Probably the landmark case in Indiana concerning this part of the statute of frauds is Cook et al. v. Churchman et al. (1885), 104 Ind. 141, 3 N.E. 759. In a thorough analysis of the statute, historically and otherwise, the Supreme Court of Indiana states on p. 147-148 that this act (then commonly known as Lord *391 Tenterden's act) was enacted to supply a defect found to exist in the statute of frauds. The court explains that in Pasley v. Freeman, 3 T.R. 51, there was illustrated a mode of evading that part of the statute which is found in Burns' § 33-101 which states that no action shall be brought to charge any person upon a special promise to answer for the debt, default or miscarriage of another unless such is in writing. This possible evasion, so said the court in Cook et al. v. Churchman et al, supra, at p. 148, could be accomplished "... by shaping the action so as to make it count upon a tort or wrong by some false or fraudulent representation to the defendant, in order to induce him to contract with another, instead of upon a special promise." Thereby, that particular section of the statute § 33-101, supra, could be avoided. The court further concludes in Cook, supra, that the intent of the statute was to put such representations (as found in Burns' § 33-103) "upon the same basis as special promises to answer for the debt of another." Thus, we have an extension or supplement to the statute of frauds in § 33-103, supra. In fact, it is part of such statue as it is commonly referred to. As the title would indicate, the object of the statute is to prevent frauds and perjuries. Further, § 33-101, supra, states that "no action shall be brought" and § 33-103 similarly states that "no action shall be maintained" upon certain representations unless such are in writing. Thus, a simple reading of the statute, plus the historical reason for its enactment indicates that the purpose of the statute is to prevent a party from bringing an action to charge the defendant with oral representations because to allow such an action would leave the door wide open to fraud through the simple expediency of self serving oral declarations not supported by a writing. Thus, we immediately notice from the words and *392 intendment of the statute that such law is directed against a remedy or suit where the moving party attempts to derive an advantage from the oral representations of another. This differs from the case at bar where the appellees-defendants are attempting to interpose the defense of estoppel alleging that the oral representations of the appellant-plaintiff should prevent the latter's action from prevailing. The Bezeks are not attempting to profit from Taelman's representations. Therefore, it is immediately apparent that the statute of frauds, more particularly § 33-103, supra, should not prevent an answer in equitable estoppel from being interposed as a defense in mechanic's lien cases against a mechanic lienholder. This conclusion is fully sustained by the case law in Indiana. This court recognized, in Johnson v. Spencer (1912), 49 Ind. App. 166, 169, 96 N.E. 1041, the rule that:"The right to a (mechanic's) lien may be waived or the party asserting it may be estopped to enforce it." (Our emphasis) Also see Ward v. Yarnelle (1910), 173 Ind. 535, 91 N.E. 7 and Midland Building Industries v. Oldenkamp (1952), 122 Ind. App. 347, 103 N.E.2d 451.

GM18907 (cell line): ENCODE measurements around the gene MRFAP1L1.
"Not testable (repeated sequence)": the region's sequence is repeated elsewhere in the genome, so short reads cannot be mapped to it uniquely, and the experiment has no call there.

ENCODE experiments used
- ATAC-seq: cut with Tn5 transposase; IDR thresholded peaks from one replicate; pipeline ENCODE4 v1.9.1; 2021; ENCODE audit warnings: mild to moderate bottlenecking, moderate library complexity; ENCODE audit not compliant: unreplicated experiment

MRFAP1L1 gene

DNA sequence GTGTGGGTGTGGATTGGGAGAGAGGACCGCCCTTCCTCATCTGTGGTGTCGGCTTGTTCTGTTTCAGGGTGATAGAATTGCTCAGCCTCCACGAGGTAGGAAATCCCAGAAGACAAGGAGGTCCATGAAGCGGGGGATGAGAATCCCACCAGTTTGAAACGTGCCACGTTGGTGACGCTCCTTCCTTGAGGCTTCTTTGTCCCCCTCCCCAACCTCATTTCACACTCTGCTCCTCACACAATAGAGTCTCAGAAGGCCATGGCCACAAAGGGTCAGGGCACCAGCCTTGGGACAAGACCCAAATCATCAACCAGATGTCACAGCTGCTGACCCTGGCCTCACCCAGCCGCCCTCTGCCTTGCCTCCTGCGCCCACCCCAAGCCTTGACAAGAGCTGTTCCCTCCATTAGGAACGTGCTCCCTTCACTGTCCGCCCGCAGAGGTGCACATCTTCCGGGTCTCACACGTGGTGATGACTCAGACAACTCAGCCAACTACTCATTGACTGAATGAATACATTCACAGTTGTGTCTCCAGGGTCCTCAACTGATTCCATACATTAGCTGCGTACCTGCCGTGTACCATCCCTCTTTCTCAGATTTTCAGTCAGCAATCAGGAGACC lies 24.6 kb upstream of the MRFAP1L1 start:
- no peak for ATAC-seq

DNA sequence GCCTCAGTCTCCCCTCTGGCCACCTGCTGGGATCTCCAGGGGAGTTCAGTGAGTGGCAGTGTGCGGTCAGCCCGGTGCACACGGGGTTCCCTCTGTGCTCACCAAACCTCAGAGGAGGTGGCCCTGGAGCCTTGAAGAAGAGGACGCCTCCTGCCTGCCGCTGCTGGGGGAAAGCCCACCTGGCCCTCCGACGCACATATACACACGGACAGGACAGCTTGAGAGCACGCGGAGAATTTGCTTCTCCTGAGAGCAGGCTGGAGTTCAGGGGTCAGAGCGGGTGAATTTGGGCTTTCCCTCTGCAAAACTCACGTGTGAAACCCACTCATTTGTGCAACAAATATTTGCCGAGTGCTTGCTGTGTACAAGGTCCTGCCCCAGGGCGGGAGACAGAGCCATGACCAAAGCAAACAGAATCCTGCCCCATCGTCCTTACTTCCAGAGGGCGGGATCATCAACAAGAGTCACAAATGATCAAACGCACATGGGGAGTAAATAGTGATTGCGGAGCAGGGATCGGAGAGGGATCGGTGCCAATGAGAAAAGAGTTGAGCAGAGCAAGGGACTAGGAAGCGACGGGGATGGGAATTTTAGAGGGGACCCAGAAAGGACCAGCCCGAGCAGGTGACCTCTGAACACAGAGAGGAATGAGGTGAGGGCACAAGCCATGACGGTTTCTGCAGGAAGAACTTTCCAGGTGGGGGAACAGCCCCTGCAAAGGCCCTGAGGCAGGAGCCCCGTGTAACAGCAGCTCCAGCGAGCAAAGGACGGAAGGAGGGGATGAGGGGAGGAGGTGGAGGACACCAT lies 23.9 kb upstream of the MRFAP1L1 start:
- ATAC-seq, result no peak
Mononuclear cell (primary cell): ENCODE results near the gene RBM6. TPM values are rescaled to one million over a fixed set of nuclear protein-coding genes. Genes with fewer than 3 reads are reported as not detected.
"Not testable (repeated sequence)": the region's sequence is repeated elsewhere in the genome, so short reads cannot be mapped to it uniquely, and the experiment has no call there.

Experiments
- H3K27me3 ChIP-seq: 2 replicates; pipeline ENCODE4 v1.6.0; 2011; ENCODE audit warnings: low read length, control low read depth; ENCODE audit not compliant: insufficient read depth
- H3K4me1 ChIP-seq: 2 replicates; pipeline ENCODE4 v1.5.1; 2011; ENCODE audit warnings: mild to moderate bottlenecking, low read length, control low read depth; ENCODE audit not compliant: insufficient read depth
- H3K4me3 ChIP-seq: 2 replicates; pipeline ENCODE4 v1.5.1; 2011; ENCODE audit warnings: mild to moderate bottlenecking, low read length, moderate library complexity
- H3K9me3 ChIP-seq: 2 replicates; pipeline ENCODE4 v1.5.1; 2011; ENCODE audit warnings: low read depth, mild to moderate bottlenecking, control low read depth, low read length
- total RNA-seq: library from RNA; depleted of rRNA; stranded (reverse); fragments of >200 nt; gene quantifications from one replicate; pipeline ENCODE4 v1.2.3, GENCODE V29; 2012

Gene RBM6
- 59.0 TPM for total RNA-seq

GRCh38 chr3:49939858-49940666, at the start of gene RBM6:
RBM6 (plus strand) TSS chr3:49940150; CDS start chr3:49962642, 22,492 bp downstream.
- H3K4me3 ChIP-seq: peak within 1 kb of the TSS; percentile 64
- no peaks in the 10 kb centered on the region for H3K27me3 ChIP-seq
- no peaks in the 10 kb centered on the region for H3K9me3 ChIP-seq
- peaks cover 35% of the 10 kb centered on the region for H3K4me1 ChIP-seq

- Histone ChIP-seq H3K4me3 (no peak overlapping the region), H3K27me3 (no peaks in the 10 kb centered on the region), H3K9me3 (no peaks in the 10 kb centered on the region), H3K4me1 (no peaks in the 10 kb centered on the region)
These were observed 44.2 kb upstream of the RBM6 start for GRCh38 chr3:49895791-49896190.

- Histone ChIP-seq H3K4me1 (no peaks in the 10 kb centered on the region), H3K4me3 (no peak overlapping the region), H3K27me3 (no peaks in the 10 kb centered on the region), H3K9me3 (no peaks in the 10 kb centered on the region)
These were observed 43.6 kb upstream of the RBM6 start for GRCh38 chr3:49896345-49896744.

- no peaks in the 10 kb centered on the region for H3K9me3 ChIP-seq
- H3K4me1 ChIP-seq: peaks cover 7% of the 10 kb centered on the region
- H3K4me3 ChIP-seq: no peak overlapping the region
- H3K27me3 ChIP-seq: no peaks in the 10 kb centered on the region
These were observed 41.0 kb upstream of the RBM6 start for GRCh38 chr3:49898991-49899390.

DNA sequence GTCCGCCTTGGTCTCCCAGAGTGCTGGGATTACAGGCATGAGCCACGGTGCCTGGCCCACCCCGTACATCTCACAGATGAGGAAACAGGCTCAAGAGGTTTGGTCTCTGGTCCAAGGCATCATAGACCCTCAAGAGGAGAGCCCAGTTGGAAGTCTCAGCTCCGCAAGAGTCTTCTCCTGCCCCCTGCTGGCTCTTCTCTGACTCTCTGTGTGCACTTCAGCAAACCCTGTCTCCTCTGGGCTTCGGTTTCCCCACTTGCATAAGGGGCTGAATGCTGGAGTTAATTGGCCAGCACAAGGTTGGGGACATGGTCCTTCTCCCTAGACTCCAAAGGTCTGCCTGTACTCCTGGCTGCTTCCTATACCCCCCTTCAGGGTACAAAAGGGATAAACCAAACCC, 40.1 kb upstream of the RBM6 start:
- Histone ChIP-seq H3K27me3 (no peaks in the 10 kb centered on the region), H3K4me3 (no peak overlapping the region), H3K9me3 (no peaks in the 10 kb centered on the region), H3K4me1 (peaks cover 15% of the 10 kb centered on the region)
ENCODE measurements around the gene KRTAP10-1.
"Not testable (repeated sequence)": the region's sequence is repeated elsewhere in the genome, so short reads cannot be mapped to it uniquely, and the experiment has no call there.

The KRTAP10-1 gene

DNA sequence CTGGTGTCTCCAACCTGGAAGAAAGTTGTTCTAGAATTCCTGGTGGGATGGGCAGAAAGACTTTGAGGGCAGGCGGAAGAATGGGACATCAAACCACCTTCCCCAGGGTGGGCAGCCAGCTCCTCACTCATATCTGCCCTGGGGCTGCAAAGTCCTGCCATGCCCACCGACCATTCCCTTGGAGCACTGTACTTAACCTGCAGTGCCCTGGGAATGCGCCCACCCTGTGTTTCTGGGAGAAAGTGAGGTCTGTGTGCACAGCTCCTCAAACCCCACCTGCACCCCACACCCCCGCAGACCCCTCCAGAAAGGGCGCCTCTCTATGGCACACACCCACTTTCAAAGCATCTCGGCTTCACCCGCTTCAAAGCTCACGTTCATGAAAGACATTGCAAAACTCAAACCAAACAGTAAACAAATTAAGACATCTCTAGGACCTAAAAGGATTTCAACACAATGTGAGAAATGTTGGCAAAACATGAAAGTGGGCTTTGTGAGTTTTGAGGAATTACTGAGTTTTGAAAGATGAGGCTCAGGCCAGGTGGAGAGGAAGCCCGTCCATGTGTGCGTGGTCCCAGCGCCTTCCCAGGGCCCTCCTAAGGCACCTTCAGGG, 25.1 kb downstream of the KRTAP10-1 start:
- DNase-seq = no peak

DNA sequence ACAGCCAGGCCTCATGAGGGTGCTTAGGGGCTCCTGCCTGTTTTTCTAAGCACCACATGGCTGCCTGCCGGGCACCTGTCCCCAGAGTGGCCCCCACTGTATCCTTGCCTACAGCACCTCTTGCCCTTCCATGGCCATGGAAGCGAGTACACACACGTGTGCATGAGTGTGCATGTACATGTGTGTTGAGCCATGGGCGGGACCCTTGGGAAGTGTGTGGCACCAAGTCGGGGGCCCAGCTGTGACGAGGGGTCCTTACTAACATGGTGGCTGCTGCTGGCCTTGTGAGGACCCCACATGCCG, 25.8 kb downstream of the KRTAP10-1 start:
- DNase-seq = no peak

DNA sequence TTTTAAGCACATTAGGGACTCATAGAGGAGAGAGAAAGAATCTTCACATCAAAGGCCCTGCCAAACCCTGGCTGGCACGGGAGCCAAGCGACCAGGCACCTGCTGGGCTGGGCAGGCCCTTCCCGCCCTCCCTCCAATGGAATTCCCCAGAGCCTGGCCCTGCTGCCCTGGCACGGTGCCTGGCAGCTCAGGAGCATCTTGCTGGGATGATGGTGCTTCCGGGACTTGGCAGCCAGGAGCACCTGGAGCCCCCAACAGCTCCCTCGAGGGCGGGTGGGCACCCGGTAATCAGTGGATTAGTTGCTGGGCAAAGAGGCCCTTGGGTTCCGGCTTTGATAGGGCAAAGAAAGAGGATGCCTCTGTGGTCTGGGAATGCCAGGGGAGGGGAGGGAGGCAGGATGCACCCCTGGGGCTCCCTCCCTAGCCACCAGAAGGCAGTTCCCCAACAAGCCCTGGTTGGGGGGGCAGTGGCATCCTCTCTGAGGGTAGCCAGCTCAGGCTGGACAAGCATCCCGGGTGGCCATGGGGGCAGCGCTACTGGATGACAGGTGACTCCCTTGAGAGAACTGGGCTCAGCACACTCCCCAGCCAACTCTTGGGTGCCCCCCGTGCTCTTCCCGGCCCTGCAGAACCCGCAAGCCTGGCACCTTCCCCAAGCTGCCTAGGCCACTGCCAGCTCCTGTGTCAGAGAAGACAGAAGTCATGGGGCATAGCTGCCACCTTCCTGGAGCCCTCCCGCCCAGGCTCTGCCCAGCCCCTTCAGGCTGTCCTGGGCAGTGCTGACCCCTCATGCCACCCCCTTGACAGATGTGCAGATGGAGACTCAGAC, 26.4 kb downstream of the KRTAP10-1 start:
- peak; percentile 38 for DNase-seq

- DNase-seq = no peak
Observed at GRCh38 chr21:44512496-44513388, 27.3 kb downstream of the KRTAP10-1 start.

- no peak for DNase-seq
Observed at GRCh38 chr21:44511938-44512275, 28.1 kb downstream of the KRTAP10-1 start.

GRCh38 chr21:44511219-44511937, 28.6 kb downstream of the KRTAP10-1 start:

On the question of the nature of the act which may constitute an act of estoppel (providing all of the elements are present), we find that such action may be accomplished in various manners. As stated by this court in Johnson v. Western, etc., Mining Co. (1923), 81 Ind. App. 79, 81-82, 140 N.E. 559:"The principle of equitable estoppel rests upon the foundation of justice and fair dealing, and arises from the conduct of a party, using the word `conduct' in its broadest meaning as including his spoken words, his positive acts and his silence when there is a duty to speak. By reason of this principle, a person is concluded not only by *393 what he does or says, but by the reasonable inferences from his conduct." (our emphasis)
So we see that the conduct constituting equitable estoppel may not only result from words, but also by acts and even "silence when there is a duty to speak".
The conclusion as to whether the statute of frauds (§ 33-103, supra) prevents the assertion of the defense of equitable estoppel in the case at bar because such conduct is oral is inevitable. Because the purpose of the statute is to bar the remedy and not a defense; because the defense of equitable estoppel is allowable in mechanic's lien cases; and because the conduct constituting estoppel may be by words; the fact that appellant's manager Taelman's conduct was oral does not prevent such conduct from constituting a basis for the interposition of the defense of equitable estoppel.[*] The trial court was therefore not in error in overruling appellant's demurrer to appellees' third paragraph of answer.